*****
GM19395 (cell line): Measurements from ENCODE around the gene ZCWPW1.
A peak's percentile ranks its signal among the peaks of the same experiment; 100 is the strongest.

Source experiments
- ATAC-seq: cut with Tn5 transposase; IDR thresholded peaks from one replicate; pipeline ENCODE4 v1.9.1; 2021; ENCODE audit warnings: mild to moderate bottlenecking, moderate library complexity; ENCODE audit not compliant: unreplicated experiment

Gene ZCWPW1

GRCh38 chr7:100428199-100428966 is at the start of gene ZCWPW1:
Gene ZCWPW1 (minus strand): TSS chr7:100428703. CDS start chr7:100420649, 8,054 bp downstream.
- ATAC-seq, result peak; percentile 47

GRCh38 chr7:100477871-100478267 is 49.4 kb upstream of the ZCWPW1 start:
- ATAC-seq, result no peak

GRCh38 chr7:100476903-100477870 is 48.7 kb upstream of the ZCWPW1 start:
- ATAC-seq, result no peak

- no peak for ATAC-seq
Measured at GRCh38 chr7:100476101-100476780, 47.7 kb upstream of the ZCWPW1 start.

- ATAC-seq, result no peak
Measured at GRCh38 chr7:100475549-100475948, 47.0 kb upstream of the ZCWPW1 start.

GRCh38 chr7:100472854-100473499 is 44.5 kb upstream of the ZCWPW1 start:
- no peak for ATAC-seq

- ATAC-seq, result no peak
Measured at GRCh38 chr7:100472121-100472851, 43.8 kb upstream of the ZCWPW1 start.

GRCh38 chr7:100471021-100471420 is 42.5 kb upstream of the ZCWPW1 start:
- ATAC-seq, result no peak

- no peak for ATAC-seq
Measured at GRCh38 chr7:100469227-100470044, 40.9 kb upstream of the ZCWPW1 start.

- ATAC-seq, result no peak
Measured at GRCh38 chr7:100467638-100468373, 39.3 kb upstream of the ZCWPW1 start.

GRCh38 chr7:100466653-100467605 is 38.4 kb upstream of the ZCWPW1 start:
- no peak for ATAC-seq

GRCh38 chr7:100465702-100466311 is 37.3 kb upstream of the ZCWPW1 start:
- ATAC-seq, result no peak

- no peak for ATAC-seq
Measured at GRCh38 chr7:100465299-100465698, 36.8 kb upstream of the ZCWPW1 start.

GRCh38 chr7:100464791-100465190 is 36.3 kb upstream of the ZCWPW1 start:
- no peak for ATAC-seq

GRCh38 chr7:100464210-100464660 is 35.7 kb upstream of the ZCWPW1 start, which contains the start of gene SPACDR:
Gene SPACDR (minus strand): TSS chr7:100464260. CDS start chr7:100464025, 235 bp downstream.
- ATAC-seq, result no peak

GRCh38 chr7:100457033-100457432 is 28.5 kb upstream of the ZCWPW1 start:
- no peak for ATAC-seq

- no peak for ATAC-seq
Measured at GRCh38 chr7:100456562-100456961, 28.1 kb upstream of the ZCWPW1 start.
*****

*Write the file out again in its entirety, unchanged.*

GM19395 (cell line): Measurements from ENCODE around the gene ZCWPW1.
A peak's percentile ranks its signal among the peaks of the same experiment; 100 is the strongest.

Source experiments
- ATAC-seq: cut with Tn5 transposase; IDR thresholded peaks from one replicate; pipeline ENCODE4 v1.9.1; 2021; ENCODE audit warnings: mild to moderate bottlenecking, moderate library complexity; ENCODE audit not compliant: unreplicated experiment

Gene ZCWPW1

GRCh38 chr7:100428199-100428966 is at the start of gene ZCWPW1:
Gene ZCWPW1 (minus strand): TSS chr7:100428703. CDS start chr7:100420649, 8,054 bp downstream.
- ATAC-seq, result peak; percentile 47

GRCh38 chr7:100477871-100478267 is 49.4 kb upstream of the ZCWPW1 start:
- ATAC-seq, result no peak

GRCh38 chr7:100476903-100477870 is 48.7 kb upstream of the ZCWPW1 start:
- ATAC-seq, result no peak

- no peak for ATAC-seq
Measured at GRCh38 chr7:100476101-100476780, 47.7 kb upstream of the ZCWPW1 start.

- ATAC-seq, result no peak
Measured at GRCh38 chr7:100475549-100475948, 47.0 kb upstream of the ZCWPW1 start.

GRCh38 chr7:100472854-100473499 is 44.5 kb upstream of the ZCWPW1 start:
- no peak for ATAC-seq

- ATAC-seq, result no peak
Measured at GRCh38 chr7:100472121-100472851, 43.8 kb upstream of the ZCWPW1 start.

GRCh38 chr7:100471021-100471420 is 42.5 kb upstream of the ZCWPW1 start:
- ATAC-seq, result no peak

- no peak for ATAC-seq
Measured at GRCh38 chr7:100469227-100470044, 40.9 kb upstream of the ZCWPW1 start.

- ATAC-seq, result no peak
Measured at GRCh38 chr7:100467638-100468373, 39.3 kb upstream of the ZCWPW1 start.

GRCh38 chr7:100466653-100467605 is 38.4 kb upstream of the ZCWPW1 start:
- no peak for ATAC-seq

GRCh38 chr7:100465702-100466311 is 37.3 kb upstream of the ZCWPW1 start:
- ATAC-seq, result no peak

- no peak for ATAC-seq
Measured at GRCh38 chr7:100465299-100465698, 36.8 kb upstream of the ZCWPW1 start.

GRCh38 chr7:100464791-100465190 is 36.3 kb upstream of the ZCWPW1 start:
- no peak for ATAC-seq

GRCh38 chr7:100464210-100464660 is 35.7 kb upstream of the ZCWPW1 start, which contains the start of gene SPACDR:
Gene SPACDR (minus strand): TSS chr7:100464260. CDS start chr7:100464025, 235 bp downstream.
- ATAC-seq, result no peak

GRCh38 chr7:100457033-100457432 is 28.5 kb upstream of the ZCWPW1 start:
- no peak for ATAC-seq

- no peak for ATAC-seq
Measured at GRCh38 chr7:100456562-100456961, 28.1 kb upstream of the ZCWPW1 start.